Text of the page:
Mondelez has reported growth through innovation in the atypical French market that favors premium and dark chocolate more than most places in the world.
At a press briefing yesterday, Mondelez said that chocolate is the leading confectionery segment in France and is worth €2.9bn ($3.8bn), up 2.7% from 2011 to 2012.
Volumes stand at around 250,000 metric tons per annum and the chocolate spend per consumer has increased €10 ($13) compared to five years ago.
Mondelez is the number two chocolate firm in France with a 16.5% stake, behind market leader Ferrero.
The firm is level with Mars globally in chocolate, but is the leader in Europe with a 21% share.
Innovations account for 96% of French choc growth
The Kraft Foods spin-off recorded 4% growth in chocolate in the French market in 2012, 96% of which came from 12 innovations.
The company highlighted the launch of filled tablets of Cote D’Or such as those containing nougat. The company’s Choco Bakery platform, which mergers biscuit and chocolate brands is also proving a success. Milka Lu and Milka Tuc have created a new market segment, claimed the company.
It also reported that share bags of Milka with Snax and Crispello were attracting consumers who had never bought the Milka brand before.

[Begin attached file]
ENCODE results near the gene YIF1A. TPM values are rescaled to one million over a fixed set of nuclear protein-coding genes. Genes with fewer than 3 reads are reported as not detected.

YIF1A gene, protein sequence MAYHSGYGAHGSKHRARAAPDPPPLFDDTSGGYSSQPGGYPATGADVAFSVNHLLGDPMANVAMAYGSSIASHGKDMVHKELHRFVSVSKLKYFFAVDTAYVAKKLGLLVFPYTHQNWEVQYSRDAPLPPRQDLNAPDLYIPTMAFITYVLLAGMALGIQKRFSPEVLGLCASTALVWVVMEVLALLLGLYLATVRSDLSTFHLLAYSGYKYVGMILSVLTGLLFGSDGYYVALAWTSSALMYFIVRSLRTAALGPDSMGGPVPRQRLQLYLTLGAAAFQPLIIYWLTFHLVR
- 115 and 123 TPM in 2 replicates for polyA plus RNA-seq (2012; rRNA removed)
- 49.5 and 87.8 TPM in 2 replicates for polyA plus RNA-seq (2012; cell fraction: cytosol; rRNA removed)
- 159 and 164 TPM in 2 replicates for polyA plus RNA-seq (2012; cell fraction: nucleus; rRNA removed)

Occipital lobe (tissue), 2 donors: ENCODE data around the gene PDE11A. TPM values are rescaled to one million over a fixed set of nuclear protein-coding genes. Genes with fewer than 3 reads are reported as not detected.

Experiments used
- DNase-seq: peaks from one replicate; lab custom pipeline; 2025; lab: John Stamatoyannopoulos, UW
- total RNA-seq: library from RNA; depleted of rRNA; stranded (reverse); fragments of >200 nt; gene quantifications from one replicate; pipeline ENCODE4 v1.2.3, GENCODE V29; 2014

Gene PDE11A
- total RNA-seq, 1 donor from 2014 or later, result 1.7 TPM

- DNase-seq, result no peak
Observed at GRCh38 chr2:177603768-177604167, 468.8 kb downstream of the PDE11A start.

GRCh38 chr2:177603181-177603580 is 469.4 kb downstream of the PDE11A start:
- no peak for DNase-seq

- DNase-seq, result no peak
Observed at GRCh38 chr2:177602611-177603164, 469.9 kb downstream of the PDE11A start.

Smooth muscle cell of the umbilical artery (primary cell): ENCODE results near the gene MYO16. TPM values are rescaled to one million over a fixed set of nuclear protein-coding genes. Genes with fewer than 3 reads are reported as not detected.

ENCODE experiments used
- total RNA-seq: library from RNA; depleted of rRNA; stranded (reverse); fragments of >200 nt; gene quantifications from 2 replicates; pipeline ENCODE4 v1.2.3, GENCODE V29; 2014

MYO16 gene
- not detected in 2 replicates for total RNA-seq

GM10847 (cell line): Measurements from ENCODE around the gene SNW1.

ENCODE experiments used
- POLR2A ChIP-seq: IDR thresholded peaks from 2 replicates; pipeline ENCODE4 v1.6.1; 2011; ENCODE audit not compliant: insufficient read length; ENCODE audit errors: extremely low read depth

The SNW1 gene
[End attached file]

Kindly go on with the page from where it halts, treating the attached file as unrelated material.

One reason, new products are doing so well may be owing to troubled economy. Mondelez said that people eat at home during a crisis and seek small pleasures. During these periods, consumers are very open to innovation, it said.
French penchant for dark and premium choc
The company added that French chocolate market was very different to other European markets – the French love chocolate and will pay for quality.
31% of the French chocolate market is premium compared to just 19% in Europe. 25% of French consumers buy only dark chocolate while 65% buy dark and milk.
Tablets are the leading segment in chocolate confectionery in France with a 36% share, ahead of seasonal products which hold a 31% stake. The smallest segment, which includes single serve chocolate and countlines accounts for 33%, but is growing faster than the other categories.
However, French consumers are not particularly brand loyal and two thirds of consumers will consume around three brands.